With months of hiking ahead of you, it is important to consider all the time that you will be spending outdoors.
While it may be obvious to consider the time that you will spend alert and hiking, it may be less obvious to figure out what you intend to do once the sun goes down and you set up camp for the night.
As a test of physical and mental endurance, your odds of completing a thru-hike of a long distance scenic trail increase dramatically when you can keep your energy levels up.
This consideration includes both your physical energy levels as well as your mental or emotional energy levels – both of which will be heavily influenced by whether or not you get enough good sleep.
As such, it is vital that you make sure you have the gear necessary to allow your sleep to fully recharge you, mind and body. That said, bedrolls, sleeping bags, tents, and other gear for setting up camp are often both heavy and bulky.
This means you will need to carefully consider what you need to get a good night’s sleep and toss the rest.
Whether you tend to push yourself well after the sun sets or not, making sure that you have adequate light at all times is not simply a luxury, it is a necessity.
Over the course of months of hiking, there will come a time that you need light – even if it is only to guide your way at night when needing to relieve yourself.
One of the more popular pieces of gear for thru-hikers that provide light is the headlamp. This is more or less a flashlight that you wear on your head.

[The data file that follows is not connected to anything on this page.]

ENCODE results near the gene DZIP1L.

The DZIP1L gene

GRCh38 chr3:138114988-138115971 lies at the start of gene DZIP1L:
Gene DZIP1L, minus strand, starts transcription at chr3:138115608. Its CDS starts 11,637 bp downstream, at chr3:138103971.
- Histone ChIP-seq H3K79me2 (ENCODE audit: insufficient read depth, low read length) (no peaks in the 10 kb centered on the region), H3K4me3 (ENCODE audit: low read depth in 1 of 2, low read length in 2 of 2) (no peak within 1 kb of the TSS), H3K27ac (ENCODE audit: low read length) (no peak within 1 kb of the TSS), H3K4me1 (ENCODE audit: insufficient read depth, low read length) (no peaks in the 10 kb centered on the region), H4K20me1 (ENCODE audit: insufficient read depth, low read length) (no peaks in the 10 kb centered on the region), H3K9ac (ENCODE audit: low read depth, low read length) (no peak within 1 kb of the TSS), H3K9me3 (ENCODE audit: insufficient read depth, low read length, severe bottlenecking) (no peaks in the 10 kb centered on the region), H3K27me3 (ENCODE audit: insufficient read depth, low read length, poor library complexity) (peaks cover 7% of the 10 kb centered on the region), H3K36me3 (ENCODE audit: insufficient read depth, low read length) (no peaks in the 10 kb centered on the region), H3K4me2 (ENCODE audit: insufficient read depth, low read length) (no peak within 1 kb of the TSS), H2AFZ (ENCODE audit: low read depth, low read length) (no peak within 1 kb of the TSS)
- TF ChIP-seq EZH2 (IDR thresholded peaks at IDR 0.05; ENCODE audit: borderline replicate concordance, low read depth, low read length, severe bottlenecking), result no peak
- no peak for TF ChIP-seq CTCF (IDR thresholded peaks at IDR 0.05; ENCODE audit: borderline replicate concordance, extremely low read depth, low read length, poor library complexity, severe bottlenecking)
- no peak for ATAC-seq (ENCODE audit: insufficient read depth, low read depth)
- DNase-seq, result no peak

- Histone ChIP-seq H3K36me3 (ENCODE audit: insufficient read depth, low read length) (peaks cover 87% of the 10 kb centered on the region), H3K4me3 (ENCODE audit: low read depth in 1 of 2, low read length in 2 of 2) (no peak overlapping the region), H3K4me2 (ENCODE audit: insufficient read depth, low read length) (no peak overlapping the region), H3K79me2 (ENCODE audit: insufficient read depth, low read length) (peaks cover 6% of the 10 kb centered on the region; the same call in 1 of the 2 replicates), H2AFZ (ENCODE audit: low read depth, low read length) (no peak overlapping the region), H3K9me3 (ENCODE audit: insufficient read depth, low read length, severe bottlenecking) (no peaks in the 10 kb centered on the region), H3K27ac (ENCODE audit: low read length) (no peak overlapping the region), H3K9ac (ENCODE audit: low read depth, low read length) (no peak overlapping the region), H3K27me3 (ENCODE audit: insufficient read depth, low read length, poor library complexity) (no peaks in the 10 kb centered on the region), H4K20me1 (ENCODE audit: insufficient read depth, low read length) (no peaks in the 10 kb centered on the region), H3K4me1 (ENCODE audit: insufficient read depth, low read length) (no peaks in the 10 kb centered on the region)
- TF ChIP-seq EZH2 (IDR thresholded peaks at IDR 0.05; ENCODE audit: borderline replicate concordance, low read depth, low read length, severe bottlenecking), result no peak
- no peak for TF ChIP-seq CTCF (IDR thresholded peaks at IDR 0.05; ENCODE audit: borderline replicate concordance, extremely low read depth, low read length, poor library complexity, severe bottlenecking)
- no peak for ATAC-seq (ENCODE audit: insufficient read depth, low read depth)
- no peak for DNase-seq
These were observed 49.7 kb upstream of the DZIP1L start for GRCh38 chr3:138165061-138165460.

Not only do they manufacture headlamps that are extremely bright and conserve energy, they also have the added bonus of illuminating wherever you happen to look.
When getting a headlamp, make sure it does not add too much additional weight.
On top of that, led lights are better than most others because they are fairly durable, have a long lifespan, and are able to generate incredibly bright lights with very little power. You will also want a headlamp that is at least IP67 waterproof and provides solid battery life.
This could potentially be considered as part of the previous tip, but make no mistake: you will need fire for far more purposes than simply providing light.
On top of that, fire is not an especially effective light source when carried nor will the wide variety of circumstances you encounter on the trail be conducive to starting one. Make sure you have multiple means of starting a fire with accelerated tinder being a must-have.
Still, the most obvious reason for a fire is arguably not the most important one.
When we think of using fire in the wild, we likely imagine using it for cooking purposes. While it will be used for this purpose, it is easily more important for boiling water. However, both of those uses pale in comparison to its primary purpose: protection.
Even if you choose a long-distance scenic trail that is not known for predators, and hike during the warmer months, the temperatures will significantly fluctuate from day to night.
On top of keeping you warm – so you do not have to waste calories shivering to generate body heat – fire will keep all sorts of animals away, not just predators.
How are your fire making skills? Here’s the Ultimate Guide to Starting a Campfire (6 Ways)
And here’s how to start a fire without matches.
The climate will be one of your worst enemies. Sure, when the sky is clear with a slight breeze and warm sun, you may bask in the enjoyment of atmospheric ambiance.